Mike
    Last edited by Mike J; 03-15-2015 at 10:01 PM. Reason: spelling

  22. #22
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    Default Re: Oughtred Fulmar Build

    It's looking excellent. I'm beginning to think that glued lap is quickly becoming the preferred building method here on the Forum. Having built a bunch of them, I've become well aware of their strong points. But, I will agree with you that the planking does get a little tedious.
    I was born on a wooden boat that I built myself.

  23. #23
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    Default Re: Oughtred Fulmar Build

    Back at it! A bunch has gotten done now that the evenings are getting longer and the temperature is less trying. I'll pick up where I left off:



    It sure looks sloppy but here's the stem blank. There are four #10 bronze screws in there for strength. The best part of shaping this was using my new Grizzly 19" bandsaw instead of my old beater.



    ...and here it is installed. Obviously I should have taken a better photo to show the details but this is the best I have. The forward face is flat and flares from 1" to about 1-1/2" with a rolling bevel on each side leading to shoulders square to the keel. I wound up doing most of the shaping with a big belt sander, working to layout lines, and just a little fairing with a block plane.



    The keel is douglas fir laminated from thin pieces I had laying around. I left the centerboard case slot about 3/8" narrow and I plan on routing it with a template to the final size once I get the case built. Overall this step was quick and easy and very satisfying for the amount of effort expended.

  24. #24
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    Default Re: Oughtred Fulmar Build

    On to fillets and fairing. First I laid down the plank fillets of epoxy and fumed silica using a baggie with the tip cut off and a radiused stir stick. Then on to epoxy with micro balloons to fair the scarfs, screw holes, and a few dings in the planking:



    It looks terrible but cleans up nicely with a heat gun and a scraper followed by sanding with 80 grit. I have to give Festool a plug; I have the rotex 150 and the linear sander that I used on the fillets and they can't be beat, although if I didn't use them professionally the price would be hard to swallow. I have about 3 hours in each side of cleanup and sanding to 180 to get to this:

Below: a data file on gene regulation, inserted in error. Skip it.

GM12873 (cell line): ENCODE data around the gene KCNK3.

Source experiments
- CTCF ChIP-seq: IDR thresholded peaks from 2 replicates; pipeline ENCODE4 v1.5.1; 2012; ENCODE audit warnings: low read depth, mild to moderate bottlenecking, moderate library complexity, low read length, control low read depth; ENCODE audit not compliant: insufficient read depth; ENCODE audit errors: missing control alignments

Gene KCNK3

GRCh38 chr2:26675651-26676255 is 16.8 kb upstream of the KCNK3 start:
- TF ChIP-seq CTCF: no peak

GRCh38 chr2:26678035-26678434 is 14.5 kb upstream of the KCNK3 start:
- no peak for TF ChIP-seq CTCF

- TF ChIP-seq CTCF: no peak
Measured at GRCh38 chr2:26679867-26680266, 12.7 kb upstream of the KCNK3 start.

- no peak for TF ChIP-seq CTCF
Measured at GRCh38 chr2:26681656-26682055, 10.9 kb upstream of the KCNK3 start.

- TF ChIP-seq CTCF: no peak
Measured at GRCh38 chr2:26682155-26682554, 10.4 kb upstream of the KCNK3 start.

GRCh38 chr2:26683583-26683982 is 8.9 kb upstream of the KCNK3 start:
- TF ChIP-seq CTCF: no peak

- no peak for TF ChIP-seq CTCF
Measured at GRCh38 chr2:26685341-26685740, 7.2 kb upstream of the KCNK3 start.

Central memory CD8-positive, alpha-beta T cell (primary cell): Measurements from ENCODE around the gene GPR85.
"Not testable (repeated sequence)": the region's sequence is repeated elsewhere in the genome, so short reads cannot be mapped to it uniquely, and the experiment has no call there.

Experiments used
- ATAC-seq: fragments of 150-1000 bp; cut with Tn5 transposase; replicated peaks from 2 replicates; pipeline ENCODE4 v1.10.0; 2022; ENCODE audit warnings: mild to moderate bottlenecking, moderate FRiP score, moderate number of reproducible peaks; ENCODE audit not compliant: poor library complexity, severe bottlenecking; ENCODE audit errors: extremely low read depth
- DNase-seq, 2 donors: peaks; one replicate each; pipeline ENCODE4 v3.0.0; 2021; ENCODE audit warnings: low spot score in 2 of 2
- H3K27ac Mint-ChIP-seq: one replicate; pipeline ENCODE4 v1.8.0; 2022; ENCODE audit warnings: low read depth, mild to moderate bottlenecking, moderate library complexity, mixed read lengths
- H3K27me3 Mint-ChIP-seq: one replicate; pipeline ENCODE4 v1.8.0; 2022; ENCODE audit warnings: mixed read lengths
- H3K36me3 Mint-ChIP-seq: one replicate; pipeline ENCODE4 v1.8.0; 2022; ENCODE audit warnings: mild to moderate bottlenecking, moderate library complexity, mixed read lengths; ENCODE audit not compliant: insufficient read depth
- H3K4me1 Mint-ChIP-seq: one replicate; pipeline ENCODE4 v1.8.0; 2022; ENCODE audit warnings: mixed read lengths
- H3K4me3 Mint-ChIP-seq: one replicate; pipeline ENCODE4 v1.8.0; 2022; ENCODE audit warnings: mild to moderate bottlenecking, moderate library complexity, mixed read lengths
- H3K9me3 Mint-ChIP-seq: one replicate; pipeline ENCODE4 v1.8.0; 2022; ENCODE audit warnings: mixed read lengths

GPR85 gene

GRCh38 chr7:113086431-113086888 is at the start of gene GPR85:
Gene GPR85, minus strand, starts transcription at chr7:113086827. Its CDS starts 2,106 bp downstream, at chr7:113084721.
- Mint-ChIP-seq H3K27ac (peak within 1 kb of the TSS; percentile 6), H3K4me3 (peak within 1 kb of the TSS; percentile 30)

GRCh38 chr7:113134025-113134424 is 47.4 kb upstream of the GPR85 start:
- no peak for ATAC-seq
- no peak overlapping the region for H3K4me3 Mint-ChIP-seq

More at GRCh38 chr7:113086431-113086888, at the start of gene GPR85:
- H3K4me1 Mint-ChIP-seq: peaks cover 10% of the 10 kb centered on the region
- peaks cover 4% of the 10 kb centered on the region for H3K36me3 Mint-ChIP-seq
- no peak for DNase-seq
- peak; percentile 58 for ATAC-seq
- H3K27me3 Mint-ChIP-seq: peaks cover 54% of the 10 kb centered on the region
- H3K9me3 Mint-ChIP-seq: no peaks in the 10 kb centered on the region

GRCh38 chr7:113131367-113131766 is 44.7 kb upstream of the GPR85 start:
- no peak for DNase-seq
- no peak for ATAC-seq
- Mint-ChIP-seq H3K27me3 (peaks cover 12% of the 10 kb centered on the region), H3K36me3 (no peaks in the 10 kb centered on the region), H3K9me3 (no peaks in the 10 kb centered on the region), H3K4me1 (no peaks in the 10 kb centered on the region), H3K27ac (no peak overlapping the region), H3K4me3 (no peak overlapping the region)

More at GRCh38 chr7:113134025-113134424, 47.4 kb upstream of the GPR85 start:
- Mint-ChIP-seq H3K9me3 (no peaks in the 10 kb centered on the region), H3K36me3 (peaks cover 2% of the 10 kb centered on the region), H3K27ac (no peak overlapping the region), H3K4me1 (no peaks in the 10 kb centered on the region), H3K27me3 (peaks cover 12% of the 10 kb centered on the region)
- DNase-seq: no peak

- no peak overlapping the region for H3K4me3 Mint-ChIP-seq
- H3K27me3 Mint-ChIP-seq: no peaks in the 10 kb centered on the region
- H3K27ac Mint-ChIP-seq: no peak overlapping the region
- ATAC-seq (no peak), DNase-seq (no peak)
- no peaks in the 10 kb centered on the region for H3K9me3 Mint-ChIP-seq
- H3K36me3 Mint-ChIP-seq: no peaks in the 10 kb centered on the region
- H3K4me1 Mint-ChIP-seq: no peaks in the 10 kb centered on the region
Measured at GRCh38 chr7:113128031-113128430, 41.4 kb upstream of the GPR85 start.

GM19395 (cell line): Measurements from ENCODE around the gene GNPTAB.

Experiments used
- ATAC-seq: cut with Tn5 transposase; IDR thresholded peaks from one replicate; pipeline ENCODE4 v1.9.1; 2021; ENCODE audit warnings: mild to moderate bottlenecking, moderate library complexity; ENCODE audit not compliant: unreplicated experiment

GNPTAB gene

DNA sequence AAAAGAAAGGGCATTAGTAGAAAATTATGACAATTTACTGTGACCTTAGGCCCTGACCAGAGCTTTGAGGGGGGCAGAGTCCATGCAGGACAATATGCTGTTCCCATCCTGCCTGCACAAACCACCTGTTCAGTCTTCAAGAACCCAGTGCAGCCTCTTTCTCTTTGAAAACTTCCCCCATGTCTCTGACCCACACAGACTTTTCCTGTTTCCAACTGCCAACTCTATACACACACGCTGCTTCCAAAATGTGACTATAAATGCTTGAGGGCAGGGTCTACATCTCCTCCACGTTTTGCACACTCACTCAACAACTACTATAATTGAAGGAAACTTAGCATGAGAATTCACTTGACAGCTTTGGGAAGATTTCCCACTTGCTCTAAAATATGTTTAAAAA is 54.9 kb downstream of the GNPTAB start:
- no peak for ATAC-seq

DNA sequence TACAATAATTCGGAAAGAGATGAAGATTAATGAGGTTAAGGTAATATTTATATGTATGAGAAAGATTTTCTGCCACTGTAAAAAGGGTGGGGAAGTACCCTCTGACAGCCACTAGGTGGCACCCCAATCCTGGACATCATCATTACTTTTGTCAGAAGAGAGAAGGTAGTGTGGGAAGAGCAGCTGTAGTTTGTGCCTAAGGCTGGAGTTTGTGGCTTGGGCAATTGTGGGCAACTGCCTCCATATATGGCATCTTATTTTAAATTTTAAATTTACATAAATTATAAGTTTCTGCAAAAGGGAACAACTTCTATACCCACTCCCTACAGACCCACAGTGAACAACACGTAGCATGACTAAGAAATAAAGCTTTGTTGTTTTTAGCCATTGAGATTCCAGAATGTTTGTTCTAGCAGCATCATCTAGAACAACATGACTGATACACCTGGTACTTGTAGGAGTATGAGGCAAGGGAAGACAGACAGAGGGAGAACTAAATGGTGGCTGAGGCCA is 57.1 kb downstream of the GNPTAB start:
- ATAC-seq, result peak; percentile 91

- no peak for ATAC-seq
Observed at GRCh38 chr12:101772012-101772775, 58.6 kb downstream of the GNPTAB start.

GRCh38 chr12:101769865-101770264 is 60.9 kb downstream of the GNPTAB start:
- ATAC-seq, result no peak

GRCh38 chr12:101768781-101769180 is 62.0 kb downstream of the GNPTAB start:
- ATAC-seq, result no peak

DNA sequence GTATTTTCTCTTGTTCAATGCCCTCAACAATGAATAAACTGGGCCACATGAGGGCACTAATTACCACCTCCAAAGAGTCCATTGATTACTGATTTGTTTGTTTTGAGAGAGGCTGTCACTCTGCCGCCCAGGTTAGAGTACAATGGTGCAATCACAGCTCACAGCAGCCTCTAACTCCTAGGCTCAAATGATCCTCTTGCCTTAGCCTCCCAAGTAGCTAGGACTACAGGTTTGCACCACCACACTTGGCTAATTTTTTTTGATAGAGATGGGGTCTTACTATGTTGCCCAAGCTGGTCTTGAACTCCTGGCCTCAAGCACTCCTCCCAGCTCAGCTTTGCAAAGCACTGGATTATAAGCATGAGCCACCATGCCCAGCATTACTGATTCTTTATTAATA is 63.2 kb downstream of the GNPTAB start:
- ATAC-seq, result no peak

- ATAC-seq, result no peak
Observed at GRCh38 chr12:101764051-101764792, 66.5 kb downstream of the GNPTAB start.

I have a little more sanding on the keel fillets and the I'll prime with CPES. I'm thinking a blue/grey hull with a white sheer strake and the stem and transom finished bright.

    Mike

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    Default Re: Oughtred Fulmar Build

    ...and here's after the CPES went on. It took about an hour and a half just using a brush and applying coats until it stopped being absorbed into the planks. Overall the process was easy and painless.



    It really made the hull a nice color.

    FLIPPED!!!





    I decided to go ahead with flipping the boat when I realized the paint was still a couple weeks from arriving and I have the weekend free for fitting floors and gunwales. After a quick roundup of the neighbors, it took all of five minutes and it was done. The most satisfying part was the first walk around looking at the plank lines and the beautiful sheer Iain drew in 3-D. The second thought I had, as well as the first comments, were that this boat is huge! I can easily see four aboard with room to stretch out for daysailing and lots of room for two for overnight camp cruising. Tomorrow I'll beef up the supports for the keel and check for twist with a cross-hair laser.

    I know I have a long way to go, but THAT was satisfying!

    Mike

  26. #26
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    Default Re: Oughtred Fulmar Build

    It is a wonderful moment when, on an upside down build, you flip the boat for the first time! Great work. Watching with interest.
    Re-naming straits as necessary.

  27. #27
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    Default Re: Oughtred Fulmar Build

    It really does look great... it is a proud moment when she is flipped over.
    Congrats on the milestone.

  28. #28
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    Default Re: Oughtred Fulmar Build

    Looking great, you must have a good sense of satisfaction seeing her right-side-up! IO designs beautiful boats.
    Steamboat

    I get by with the judicious use of serendipity.

  29. #29
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    Default Re: Oughtred Fulmar Build

    Awesome! Will she have built-in floatation?

    Congratulations!

    Mike
    "near it, a small whale-boat, painted red and blue, the delight of the king's old age."

  30. #30
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    Default Re: Oughtred Fulmar Build

    Thanks guys! I'm really glad I decided to go ahead and flip before painting, I was able to get the first of three strips that make up the gunwale today: